I’m including the Davis book not because Ysabel and Justin’s father is bad. He’s not. He’s just a very conflicted character and his choices make a significant impact on his kids. Dad is trans and coming to terms with accepting himself while at the same time, his kids have to come to terms with the realization that their father isn’t the person they thought he was, either, and that extends far beyond his sexuality. He’s a complicated dad character because he no longer really wants the role of “dad.”
Scowler by Daniel Kraus: In the midst of a 1981 meteor shower in Iowa, a homicidal maniac escapes from prison and returns to the farm where his nineteen-year-old son, Ry, must summon three childhood toys, including one called Scowler, to protect himself, his eleven-year-old sister, Sarah, and their mother.
Marvin is the worst father I have ever read in YA. He is out for nothing less than blood and destruction. I mean, there’s a reason he was locked up in jail. The things he does when he escapes are nothing short of gut twisting.
This is Not a Test by Courtney Summers: Barricaded in Cortege High with five other teens while zombies try to get in, Sloane Price observes her fellow captives become more unpredictable and violent as time passes although they each have much more reason to live than she has.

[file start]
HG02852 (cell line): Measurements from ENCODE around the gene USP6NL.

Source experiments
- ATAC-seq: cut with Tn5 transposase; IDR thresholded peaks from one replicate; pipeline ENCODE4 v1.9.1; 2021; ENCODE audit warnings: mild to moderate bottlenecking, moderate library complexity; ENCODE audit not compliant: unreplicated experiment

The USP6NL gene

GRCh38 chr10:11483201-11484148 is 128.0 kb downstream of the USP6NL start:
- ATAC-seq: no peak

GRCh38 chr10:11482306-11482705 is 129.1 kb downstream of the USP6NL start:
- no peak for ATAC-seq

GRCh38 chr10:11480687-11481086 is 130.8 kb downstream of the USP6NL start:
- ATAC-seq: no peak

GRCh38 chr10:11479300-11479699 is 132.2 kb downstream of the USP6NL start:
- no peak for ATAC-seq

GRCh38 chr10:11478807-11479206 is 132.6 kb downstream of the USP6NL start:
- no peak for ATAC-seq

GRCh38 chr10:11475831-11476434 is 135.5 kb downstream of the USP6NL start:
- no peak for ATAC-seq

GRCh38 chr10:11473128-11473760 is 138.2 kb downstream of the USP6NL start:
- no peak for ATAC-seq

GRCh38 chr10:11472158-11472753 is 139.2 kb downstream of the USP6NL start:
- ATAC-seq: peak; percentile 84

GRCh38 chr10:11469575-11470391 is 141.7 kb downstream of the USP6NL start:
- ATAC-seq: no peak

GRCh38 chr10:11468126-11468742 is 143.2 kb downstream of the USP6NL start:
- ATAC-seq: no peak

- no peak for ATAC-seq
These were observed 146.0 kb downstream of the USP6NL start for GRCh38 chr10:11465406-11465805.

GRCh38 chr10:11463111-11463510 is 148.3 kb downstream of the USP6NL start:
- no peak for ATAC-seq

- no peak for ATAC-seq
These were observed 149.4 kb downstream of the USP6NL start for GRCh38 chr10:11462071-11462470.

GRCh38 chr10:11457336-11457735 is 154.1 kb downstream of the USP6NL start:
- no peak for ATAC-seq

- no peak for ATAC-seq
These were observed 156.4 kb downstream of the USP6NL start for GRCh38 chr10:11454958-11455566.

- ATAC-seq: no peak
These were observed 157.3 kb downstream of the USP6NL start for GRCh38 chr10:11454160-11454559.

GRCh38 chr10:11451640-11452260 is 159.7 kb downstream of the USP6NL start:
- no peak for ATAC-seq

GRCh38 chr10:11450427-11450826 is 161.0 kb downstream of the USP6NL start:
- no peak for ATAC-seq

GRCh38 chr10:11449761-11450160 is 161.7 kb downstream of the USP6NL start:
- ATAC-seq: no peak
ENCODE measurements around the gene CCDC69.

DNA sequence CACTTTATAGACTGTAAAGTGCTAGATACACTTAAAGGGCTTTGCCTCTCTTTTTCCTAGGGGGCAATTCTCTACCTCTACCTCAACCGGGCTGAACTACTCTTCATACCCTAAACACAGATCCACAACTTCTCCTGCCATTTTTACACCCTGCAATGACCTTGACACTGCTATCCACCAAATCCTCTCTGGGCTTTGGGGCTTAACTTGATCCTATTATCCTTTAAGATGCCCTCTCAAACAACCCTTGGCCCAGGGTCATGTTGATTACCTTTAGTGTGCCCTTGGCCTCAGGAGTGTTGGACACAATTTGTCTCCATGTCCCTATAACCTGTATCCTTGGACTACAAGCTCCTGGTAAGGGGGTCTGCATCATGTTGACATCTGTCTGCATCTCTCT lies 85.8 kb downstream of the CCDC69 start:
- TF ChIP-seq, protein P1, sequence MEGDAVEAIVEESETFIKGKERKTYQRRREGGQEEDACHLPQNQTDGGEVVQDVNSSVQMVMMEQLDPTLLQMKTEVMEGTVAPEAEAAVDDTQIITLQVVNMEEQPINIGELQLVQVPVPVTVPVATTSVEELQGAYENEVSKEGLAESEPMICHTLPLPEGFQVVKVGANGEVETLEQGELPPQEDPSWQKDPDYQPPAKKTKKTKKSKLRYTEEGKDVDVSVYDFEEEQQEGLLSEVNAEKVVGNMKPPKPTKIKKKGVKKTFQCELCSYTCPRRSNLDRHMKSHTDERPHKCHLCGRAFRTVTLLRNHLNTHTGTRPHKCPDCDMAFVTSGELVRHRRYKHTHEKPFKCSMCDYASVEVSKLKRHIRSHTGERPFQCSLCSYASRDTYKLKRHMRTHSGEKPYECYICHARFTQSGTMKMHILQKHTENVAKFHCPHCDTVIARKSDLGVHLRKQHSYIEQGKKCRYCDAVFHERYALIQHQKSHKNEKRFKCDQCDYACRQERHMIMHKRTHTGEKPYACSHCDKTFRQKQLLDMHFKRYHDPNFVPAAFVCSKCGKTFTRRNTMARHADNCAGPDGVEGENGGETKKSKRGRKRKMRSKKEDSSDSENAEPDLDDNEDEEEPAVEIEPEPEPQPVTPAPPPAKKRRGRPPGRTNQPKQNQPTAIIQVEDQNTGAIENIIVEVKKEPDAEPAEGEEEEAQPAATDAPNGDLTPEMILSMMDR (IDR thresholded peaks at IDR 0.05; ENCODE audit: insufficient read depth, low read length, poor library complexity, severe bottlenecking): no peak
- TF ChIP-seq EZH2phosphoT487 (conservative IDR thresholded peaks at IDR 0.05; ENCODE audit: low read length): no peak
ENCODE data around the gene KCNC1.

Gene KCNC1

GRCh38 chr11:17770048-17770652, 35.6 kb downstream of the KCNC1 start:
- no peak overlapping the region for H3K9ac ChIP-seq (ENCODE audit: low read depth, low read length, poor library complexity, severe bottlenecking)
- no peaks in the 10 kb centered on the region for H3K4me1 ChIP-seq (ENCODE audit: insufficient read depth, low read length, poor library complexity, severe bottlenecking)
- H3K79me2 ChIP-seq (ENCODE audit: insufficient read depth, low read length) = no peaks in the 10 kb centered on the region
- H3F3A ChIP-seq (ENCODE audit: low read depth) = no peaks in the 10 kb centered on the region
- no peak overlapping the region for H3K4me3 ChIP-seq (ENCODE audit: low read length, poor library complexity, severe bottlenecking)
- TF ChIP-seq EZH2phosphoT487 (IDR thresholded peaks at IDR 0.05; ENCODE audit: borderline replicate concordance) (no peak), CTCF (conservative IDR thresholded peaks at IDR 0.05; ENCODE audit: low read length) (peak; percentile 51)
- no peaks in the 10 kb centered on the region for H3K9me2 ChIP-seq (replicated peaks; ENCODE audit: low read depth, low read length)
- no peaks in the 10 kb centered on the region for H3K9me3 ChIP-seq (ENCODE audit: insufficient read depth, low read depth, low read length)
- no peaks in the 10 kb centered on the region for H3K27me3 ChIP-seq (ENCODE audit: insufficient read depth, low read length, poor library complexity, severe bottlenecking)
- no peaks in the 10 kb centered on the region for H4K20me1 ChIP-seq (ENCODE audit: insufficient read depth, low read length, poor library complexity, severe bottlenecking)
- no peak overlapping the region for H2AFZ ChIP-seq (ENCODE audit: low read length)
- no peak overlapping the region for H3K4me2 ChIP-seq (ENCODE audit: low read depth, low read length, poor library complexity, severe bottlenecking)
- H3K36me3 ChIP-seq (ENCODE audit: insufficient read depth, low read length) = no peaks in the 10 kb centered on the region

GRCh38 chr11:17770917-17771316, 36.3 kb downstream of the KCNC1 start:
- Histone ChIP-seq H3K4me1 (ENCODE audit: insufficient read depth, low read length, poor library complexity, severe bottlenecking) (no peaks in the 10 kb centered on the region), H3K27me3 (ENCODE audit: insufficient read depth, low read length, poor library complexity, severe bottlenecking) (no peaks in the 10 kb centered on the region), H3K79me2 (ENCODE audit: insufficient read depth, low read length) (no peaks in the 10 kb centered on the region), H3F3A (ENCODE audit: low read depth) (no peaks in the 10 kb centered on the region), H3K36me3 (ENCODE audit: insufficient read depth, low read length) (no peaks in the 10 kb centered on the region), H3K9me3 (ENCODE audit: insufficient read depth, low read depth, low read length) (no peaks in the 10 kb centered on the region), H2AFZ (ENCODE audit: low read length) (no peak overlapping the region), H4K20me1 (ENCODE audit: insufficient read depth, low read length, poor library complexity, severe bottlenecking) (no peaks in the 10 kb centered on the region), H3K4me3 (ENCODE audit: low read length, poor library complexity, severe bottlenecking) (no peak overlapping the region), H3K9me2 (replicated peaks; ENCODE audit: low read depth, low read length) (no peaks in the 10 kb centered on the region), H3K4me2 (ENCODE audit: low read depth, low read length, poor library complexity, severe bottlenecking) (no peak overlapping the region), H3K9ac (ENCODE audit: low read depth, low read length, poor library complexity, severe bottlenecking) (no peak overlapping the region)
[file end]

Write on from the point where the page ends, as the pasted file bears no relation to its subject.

So Marvin in Kraus’s book is terrible, just terrible, but Sloane’s abusive dad is up there on the list of awful dads you don’t want to have as your own, too. It’s toast. He loses his mind over TOAST. There’s a reason Sloane wants her life to end, and it ties back to dear old dad.
First Day on Earth by Cecil Castellucci: A startling novel about the true meaning of being an alien in an equally alien world.
The WorldCat description for Castellucci’s book is pretty bad, since it doesn’t tell you this is really a book about a kid learning to come to grips with the father who ditched him in order to start a new, fresh life with a new family. And that poor kid has to make the hardest decision of his life: walking away from attempting to build a relationship with his father at all because he knows deep down it’s never going to happen.
Through to You by Emily Hainsworth: When a teen boy loses the love of his life in a car accident, he’ll do anything to get her back–even travel to another universe.